A traditional bank loan is one of the most common ways small business owners subsidize their endeavor. To qualify for a cash infusion from a bank, you'll typically need a strong business credit score, a strong personal credit score, a well-crafted business plan, and often some collateral. But even if you don't meet all those qualifications, you may be able to obtain financing with help from the U.S. Small Business Administration (SBA).1 While SBA loans often come with more appealing terms (such as lower down payments), they don't come directly from the SBA; instead, the agency partners with banks and other lenders to help back the loan that comes from the financial institution, thereby reducing its risk.
If you're unable to qualify for a business loan, you might instead choose to pursue a line of credit, which is similar to a loan but with a primary feature of a credit card, in that you only pay interest on the amount of money you are using at any given time. Unlike a loan that is applied to a specified activity, such as expansion or inventory, you can use a line of credit for anything you choose, and it often doesn't require collateral. Another option is a credit card; the Goldman Sachs Voice of Small Business in America: 2019 Insights Report2 found that 31% of startups used a personal credit card to start their business.
Small business grants
Another avenue for financing your business is obtaining a small business grant, which can come from a surprising array of sources, from local foundations to national companies. To find potential options, start at a clearinghouse like Grants.gov3 or search online for grants specific to your location, industry, and/or target market. Many small business grants are specifically designed for women or minority entrepreneurs, so include those words in your search if you fit the bill. Remember that writing an effective grant proposal can consume an enormous amount of time, so be judicious about where you apply and only go for those that you feel you have a solid chance of winning.
You might have heard of platforms like Kickstarter and Indiegogo, where the general public can peruse business ideas and contribute no-strings-attached donations to those they find compelling. It's become quite popular: According to Kickstarter data4, the platform has funded more than 475,000 projects to the tune of nearly $5 billion. To help fuel interest, most small business owners offer a perk for being an “investor," such as a discount or even a free item once it's produced, so be sure to factor in how that fulfillment piece might eat into your future time and profit. In addition, the most successful crowdfunding campaigns are those that attract a lot of eyeballs, and it can take a lot of marketing muscle to build ample buzz.
Many affluent investors, either individuals or investor pools, are just waiting to hear the right business idea — and are willing to put their money where their mouth is by providing a cash infusion in exchange for a cut of the business. Before agreeing to accept their money, find out what their involvement will be, such as if they want to own a piece of your company as a “silent" investor or whether they expect to have input, and decide if you're amenable to that. Remember that an angel investor's end game hangs on risk and reward, so the more risk they undertake, the higher the reward they expect. Angel investors can often be found via local networking groups; search online for opportunities or ask industry trade groups or the local chamber of commerce for suggestions. Some groups also hold “pitch fests" where you are able to share your idea to multiple investors or investing groups at once, similar to a “Shark Tank" competition on a smaller scale.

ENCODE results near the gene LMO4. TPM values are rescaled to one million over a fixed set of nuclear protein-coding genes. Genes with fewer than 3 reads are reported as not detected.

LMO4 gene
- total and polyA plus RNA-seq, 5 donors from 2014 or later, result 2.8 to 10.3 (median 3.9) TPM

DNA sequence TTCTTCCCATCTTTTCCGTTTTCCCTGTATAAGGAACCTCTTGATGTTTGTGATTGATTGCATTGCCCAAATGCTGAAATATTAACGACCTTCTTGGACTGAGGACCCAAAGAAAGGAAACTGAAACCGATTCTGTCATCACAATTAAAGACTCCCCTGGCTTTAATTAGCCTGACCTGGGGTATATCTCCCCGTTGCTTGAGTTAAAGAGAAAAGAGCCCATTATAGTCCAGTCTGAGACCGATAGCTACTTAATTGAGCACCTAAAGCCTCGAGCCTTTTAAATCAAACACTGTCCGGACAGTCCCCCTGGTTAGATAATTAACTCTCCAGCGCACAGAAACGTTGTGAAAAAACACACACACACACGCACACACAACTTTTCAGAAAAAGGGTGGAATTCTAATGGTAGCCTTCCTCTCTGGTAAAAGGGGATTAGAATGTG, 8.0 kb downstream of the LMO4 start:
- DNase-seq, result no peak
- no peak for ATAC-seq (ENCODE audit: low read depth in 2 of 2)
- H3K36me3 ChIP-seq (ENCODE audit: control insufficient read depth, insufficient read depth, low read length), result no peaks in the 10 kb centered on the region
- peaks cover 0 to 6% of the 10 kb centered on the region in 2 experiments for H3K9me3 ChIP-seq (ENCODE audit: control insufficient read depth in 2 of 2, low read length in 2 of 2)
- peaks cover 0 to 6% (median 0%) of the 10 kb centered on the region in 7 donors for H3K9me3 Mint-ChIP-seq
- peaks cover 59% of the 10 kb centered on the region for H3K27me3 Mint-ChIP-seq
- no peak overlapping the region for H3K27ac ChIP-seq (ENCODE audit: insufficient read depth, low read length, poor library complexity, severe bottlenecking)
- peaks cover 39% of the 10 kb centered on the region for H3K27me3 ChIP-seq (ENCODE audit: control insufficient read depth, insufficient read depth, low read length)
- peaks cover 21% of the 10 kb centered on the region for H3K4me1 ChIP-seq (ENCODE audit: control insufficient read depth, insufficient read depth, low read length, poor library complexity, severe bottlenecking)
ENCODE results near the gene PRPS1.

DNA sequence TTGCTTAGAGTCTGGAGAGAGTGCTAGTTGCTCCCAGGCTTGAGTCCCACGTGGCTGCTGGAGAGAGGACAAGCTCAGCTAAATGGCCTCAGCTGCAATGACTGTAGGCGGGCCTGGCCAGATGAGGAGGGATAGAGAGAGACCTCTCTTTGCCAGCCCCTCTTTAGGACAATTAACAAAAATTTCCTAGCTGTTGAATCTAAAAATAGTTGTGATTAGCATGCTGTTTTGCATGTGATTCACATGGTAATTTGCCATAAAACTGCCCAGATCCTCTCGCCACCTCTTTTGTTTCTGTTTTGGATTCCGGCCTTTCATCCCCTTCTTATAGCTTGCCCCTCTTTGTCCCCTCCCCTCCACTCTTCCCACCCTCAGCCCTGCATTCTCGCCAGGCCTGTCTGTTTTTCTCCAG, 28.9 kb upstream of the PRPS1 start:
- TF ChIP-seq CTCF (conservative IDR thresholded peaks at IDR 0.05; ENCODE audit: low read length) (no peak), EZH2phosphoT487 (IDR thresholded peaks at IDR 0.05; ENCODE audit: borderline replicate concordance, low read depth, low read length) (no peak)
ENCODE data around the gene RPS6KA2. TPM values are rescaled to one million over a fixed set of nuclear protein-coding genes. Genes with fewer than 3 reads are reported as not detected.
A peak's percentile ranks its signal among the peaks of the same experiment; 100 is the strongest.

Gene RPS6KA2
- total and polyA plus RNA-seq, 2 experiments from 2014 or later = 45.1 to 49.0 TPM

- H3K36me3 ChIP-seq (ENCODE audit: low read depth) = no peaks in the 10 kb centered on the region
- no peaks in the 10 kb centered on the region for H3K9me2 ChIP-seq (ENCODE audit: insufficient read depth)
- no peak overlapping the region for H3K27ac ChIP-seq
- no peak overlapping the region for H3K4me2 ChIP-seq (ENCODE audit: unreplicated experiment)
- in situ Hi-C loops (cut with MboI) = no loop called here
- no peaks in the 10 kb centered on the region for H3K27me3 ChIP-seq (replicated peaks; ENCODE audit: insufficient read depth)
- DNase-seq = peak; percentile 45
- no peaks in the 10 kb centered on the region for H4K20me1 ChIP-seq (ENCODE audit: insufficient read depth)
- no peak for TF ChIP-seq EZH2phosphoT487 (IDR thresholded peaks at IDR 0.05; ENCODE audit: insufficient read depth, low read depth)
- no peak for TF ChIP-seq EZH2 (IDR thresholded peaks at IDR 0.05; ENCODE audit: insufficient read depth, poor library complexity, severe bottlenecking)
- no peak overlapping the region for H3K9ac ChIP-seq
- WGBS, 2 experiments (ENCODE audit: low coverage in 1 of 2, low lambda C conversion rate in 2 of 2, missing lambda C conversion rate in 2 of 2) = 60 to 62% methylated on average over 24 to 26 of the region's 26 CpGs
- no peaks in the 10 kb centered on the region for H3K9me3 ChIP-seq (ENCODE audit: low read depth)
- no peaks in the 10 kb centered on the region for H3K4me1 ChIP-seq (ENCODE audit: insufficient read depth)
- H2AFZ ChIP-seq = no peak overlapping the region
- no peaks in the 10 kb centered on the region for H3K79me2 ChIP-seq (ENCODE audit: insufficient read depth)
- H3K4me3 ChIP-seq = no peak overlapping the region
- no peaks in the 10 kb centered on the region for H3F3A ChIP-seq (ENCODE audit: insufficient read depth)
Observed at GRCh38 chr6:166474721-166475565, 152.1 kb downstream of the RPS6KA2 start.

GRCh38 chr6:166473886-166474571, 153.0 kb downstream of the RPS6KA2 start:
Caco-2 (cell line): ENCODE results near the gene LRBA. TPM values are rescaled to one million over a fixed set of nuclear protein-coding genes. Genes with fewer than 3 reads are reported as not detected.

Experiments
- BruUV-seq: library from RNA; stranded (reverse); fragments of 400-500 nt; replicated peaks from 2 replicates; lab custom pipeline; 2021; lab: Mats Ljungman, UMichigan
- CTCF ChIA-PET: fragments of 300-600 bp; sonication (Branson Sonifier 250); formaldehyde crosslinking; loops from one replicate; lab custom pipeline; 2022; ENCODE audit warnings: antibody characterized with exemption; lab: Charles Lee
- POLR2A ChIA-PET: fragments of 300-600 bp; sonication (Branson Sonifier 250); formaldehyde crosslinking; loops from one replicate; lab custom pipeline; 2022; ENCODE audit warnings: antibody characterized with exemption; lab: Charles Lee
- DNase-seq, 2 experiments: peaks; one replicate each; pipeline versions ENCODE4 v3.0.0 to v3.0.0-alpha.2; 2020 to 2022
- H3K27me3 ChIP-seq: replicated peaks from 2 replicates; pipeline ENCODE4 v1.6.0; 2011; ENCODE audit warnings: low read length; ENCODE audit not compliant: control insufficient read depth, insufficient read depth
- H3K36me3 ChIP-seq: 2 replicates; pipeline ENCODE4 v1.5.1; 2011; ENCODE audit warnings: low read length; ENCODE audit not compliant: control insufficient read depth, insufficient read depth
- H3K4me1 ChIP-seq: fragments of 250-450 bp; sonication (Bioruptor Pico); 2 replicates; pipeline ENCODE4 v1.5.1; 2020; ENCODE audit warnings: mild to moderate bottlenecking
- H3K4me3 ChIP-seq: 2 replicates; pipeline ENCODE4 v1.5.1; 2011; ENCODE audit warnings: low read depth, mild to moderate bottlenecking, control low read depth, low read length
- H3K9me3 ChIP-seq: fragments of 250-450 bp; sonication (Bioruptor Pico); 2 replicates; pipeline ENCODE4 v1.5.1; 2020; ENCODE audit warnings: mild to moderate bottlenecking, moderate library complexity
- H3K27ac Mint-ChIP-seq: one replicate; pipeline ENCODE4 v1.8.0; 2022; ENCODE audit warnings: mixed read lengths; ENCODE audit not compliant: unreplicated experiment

This model is just what it sounds like — you're taking the plunge with your own nest egg. And you'll find you're in good company with a survey from the Kauffman Foundation5 revealing that nearly 64% of respondents used personal or family savings to start their business. There are several alternatives for self-funding: you might take out a second mortgage or decide to sell an asset like a second home and funnel the proceeds into your company. It's a good idea to save up before quitting your day job; one rule of thumb is to sock away at least six months of personal living expenses to cover those potentially lean start-up months.
Loans from friends and family
The good news is that this cohort already believes in you. The not-so-good news is that owing money to friends and family can be delicate, or even tense, if they decide they have a say in how you live your life and conduct your business while they wait for their payback. That's why you should make sure to have an airtight agreement with them prior to accepting the capital, detailing the reimbursement period and terms — and what happens if things don't go as planned. Be upfront about the risks, but also be cautious about going this route at all in order to preserve your most important relationships no matter what happens to your business.
Want to know more about funding your dream? A great place to start is with a Synovus business banker who will make an honest appraisal of your business and help turn you toward the financing source that's right for you.